In fact, negative mood states “foster cognitive analytic reasoning which makes individuals attend to few details rather than the bigger picture.” In other words, you can’t see the forest for the trees, and when you’re dealing with a novel or other significant work of writing, that can be deadly, indeed.

In a 2003 study, researchers reported that while a positive mood helped improve intuitive judgments, a negative mood did just the opposite. Indeed, intuition is not an emotion—it’s a quiet inner wisdom that comes from our instincts and our experiences combined. If we’re wrapped up in feeling frustrated or discouraged, our systems will be too overloaded to receive intuition’s subtle messages.

3. Distractions lead us away from intuition.

If you’re regularly distracted by your cell phone, computer, social media feeds, television, and the like, your mind is going to be too busy dealing with all of that to access your intuition. You may still feel an underlying discomfort about what’s going on with your story, but that’s as far as you’ll get while you’re perusing your Twitter feed.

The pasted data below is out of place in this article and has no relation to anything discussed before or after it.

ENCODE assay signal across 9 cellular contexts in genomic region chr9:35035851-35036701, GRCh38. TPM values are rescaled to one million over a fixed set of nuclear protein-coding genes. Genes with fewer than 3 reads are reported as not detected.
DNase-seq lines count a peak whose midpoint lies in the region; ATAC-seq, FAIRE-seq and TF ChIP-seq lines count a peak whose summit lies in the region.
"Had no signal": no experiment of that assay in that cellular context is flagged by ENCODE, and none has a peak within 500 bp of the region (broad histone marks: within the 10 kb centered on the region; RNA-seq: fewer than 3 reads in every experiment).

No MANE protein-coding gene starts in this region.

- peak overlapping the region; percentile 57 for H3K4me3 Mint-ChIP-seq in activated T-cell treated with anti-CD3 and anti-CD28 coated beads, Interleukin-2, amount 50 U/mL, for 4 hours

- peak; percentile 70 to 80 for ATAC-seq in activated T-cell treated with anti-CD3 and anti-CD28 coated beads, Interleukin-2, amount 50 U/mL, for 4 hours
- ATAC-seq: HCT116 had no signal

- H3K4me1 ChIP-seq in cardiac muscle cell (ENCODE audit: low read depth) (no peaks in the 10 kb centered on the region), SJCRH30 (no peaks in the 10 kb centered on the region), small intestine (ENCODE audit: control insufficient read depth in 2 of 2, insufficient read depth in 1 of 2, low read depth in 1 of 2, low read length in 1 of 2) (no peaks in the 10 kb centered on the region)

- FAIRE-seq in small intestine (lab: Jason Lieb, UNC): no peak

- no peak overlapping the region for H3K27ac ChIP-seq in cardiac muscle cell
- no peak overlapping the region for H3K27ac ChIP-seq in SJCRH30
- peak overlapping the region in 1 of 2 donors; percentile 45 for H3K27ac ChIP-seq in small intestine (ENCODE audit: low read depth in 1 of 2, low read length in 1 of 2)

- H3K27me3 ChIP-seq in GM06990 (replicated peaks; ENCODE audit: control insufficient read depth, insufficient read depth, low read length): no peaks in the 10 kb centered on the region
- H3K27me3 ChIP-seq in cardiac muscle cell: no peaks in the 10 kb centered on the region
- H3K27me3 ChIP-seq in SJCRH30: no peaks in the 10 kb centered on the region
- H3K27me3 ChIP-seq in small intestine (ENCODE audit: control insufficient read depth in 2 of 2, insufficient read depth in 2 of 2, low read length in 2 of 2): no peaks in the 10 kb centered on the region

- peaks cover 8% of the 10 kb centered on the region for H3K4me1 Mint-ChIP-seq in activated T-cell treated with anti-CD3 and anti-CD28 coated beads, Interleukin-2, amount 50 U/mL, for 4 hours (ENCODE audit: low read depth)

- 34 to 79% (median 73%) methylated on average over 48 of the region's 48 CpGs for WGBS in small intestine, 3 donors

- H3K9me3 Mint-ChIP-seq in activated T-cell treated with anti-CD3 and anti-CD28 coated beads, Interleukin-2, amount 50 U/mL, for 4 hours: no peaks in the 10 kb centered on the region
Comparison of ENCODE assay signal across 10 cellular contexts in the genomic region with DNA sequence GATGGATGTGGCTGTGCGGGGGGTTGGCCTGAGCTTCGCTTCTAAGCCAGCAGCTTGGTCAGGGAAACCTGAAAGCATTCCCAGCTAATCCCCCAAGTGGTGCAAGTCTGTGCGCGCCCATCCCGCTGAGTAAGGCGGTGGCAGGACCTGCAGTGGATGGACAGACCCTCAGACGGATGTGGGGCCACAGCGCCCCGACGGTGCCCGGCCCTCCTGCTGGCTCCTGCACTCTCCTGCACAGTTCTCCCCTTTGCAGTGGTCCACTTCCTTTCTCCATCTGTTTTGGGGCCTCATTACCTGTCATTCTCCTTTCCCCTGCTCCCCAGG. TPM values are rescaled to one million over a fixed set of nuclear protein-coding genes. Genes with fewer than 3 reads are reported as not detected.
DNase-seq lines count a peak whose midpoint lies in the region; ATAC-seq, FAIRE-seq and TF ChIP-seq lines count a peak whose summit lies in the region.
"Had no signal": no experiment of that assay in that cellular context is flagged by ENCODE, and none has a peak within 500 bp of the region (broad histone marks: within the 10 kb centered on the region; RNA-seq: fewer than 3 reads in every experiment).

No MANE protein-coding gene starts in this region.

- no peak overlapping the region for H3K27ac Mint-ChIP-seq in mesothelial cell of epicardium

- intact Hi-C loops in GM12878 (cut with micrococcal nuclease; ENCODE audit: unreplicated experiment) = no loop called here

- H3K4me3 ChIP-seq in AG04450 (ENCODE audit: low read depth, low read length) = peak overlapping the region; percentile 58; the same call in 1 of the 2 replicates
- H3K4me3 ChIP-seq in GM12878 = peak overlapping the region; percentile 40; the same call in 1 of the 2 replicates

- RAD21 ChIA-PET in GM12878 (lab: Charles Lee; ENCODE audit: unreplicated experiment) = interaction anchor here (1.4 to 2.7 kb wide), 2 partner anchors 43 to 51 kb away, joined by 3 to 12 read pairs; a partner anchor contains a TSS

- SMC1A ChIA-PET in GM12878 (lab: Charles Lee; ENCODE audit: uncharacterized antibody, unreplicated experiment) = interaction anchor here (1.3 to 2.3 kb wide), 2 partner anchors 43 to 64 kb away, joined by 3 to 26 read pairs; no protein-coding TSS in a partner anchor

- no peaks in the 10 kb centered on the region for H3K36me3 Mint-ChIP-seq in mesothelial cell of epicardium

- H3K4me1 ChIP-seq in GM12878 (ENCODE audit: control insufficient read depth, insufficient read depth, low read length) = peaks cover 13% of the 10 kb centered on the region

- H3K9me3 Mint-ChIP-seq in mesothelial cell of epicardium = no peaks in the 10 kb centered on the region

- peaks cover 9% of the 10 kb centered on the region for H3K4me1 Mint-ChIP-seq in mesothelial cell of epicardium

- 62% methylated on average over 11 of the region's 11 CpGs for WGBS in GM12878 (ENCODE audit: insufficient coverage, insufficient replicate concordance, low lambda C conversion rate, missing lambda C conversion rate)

“Personal experience has shown me how overwhelming and inundating outside noise and constant stimulation/information coming in from all different directions can be,” says Stephanie Marino, certified holistic health counselor and founder of Real Food Pure Love. “When I get swept up and lost in all of the stimuli—text messages, email, phone calls, social media, ebooks, online courses, television, news, etc…. I end up in a “should-state,” feeling like I should be capturing it all, processing everything; and when I’m not able to do so (because who can?!), I feel like I’ve missed something…. This imbalance of over-engagement in stimulation and lack of connection to the natural world and intuition, results in my sense of Self feeling drowned out and muffled.”